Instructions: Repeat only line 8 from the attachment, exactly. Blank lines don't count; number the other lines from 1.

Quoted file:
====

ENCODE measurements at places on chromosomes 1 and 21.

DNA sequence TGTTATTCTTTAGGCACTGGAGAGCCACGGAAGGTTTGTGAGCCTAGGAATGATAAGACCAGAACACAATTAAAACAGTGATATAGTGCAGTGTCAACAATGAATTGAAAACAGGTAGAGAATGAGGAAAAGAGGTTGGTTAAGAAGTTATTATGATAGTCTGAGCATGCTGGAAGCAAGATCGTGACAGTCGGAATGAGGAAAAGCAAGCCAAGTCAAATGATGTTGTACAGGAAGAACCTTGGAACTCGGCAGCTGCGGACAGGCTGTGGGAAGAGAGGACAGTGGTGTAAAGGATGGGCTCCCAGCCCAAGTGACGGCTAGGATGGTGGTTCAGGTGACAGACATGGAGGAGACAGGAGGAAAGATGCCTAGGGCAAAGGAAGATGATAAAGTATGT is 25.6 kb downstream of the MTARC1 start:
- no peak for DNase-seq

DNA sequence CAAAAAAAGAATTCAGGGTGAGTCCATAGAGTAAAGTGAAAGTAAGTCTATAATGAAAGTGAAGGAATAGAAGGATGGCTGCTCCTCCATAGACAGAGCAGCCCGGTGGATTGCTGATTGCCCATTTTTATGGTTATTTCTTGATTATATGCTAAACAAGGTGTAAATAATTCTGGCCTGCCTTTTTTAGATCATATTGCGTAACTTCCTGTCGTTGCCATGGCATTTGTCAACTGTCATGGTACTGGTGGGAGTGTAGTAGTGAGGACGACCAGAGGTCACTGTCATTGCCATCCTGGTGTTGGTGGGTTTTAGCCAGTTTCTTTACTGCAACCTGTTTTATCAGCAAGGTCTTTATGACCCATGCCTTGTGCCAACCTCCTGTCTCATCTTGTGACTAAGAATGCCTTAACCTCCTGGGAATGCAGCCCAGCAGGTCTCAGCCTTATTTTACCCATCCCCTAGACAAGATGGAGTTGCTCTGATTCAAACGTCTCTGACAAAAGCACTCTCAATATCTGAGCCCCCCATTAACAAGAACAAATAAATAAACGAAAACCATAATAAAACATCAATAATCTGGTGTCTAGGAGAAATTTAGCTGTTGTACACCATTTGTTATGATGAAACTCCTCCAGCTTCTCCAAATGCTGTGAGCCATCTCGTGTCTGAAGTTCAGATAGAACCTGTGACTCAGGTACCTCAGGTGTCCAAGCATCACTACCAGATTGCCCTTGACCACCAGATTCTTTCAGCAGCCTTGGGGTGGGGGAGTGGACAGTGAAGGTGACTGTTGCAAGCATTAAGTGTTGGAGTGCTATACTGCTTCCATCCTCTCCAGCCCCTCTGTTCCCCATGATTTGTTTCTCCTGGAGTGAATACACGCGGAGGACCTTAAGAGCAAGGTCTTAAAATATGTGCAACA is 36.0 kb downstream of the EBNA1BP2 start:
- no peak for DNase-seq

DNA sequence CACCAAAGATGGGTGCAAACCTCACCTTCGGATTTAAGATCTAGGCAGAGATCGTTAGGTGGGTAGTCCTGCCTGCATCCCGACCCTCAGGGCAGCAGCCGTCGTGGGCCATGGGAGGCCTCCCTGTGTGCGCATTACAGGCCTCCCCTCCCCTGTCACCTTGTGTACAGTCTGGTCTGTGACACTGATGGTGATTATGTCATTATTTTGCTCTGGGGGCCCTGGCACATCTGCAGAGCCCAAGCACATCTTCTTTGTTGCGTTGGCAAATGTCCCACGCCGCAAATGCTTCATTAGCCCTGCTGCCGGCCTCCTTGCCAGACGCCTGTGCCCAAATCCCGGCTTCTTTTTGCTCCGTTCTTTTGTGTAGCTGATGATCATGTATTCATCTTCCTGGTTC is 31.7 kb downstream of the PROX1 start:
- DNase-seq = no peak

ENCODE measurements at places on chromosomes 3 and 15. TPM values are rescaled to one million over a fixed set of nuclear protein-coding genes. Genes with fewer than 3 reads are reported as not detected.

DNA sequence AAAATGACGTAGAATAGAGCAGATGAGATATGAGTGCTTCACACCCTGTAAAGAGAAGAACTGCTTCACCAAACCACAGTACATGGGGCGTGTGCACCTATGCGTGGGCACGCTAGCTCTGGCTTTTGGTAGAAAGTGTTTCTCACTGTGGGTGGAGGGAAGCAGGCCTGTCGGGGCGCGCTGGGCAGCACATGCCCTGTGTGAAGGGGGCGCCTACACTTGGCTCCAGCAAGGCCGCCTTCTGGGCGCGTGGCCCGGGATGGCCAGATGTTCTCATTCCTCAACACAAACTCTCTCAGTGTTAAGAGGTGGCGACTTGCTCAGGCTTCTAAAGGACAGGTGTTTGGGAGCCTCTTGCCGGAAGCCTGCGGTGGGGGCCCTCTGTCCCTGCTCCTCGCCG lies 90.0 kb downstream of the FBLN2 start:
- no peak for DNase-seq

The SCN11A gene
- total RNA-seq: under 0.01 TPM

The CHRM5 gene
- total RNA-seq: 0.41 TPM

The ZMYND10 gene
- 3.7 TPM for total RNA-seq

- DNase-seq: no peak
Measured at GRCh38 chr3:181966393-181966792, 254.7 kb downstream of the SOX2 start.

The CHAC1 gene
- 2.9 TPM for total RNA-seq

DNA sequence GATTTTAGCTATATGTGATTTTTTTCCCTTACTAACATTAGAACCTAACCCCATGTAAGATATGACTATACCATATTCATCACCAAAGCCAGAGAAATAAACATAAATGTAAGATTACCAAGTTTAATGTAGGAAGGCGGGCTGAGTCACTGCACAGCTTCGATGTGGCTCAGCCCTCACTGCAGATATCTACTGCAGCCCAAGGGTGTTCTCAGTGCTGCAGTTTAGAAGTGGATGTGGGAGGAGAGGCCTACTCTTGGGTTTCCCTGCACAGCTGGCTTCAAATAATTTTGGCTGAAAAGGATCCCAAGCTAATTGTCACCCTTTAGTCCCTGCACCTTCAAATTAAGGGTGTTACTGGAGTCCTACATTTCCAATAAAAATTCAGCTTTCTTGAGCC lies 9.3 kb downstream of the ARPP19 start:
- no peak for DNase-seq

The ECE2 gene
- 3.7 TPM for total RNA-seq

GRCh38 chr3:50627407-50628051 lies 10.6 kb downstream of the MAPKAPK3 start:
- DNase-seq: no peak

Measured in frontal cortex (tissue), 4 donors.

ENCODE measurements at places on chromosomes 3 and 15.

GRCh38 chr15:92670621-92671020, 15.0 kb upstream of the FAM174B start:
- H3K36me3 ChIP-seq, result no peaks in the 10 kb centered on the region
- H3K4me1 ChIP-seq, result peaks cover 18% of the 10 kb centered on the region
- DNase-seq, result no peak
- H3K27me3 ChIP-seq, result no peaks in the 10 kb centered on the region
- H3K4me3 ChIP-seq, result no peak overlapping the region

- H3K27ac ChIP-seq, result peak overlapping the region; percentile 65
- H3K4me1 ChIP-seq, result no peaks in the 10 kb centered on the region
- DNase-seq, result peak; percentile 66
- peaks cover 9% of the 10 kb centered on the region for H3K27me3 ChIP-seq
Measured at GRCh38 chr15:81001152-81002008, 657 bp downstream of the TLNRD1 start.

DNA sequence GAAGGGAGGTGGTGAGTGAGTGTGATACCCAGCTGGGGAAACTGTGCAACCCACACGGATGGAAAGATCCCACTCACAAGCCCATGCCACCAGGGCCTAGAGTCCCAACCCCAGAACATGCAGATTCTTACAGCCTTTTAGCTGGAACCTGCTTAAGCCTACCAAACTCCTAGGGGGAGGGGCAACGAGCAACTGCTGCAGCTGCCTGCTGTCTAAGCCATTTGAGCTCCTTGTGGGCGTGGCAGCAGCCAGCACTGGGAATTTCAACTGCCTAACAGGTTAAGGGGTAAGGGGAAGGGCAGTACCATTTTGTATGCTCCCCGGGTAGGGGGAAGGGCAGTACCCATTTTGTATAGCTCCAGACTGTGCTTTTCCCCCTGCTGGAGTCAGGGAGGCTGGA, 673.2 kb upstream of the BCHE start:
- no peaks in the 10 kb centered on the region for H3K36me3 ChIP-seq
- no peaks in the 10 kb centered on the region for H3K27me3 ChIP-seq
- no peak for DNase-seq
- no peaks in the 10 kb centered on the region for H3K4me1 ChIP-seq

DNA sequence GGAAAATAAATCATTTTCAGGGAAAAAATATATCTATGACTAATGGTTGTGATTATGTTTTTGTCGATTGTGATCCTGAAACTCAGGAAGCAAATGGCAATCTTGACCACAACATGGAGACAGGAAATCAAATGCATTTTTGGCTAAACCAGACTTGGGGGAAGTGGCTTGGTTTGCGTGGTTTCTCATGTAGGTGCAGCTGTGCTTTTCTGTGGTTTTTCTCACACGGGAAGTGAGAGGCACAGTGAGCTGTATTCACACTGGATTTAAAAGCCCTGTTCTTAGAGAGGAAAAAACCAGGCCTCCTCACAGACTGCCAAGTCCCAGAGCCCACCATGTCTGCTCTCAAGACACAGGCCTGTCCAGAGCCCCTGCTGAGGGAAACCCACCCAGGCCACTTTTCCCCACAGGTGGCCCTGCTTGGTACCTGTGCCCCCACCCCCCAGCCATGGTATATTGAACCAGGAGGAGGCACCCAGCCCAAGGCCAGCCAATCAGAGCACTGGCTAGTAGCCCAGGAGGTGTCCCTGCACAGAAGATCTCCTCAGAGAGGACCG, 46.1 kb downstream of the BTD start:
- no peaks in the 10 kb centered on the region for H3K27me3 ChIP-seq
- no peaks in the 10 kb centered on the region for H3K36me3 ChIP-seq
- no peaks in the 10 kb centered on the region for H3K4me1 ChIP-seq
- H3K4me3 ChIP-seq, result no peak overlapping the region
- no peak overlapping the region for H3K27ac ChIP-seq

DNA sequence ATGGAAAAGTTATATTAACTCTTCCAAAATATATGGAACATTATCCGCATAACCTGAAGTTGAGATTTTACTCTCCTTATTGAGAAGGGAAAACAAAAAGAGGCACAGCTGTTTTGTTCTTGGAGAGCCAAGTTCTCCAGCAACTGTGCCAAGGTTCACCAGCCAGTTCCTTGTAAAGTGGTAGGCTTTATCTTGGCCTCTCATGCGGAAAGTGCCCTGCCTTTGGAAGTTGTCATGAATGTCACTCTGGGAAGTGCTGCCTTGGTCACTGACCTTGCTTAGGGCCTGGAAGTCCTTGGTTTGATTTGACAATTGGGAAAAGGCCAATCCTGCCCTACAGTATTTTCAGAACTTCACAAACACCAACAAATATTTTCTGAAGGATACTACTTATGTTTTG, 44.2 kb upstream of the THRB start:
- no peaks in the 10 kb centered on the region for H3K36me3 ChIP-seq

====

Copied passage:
ENCODE measurements at places on chromosomes 3 and 15. TPM values are rescaled to one million over a fixed set of nuclear protein-coding genes. Genes with fewer than 3 reads are reported as not detected.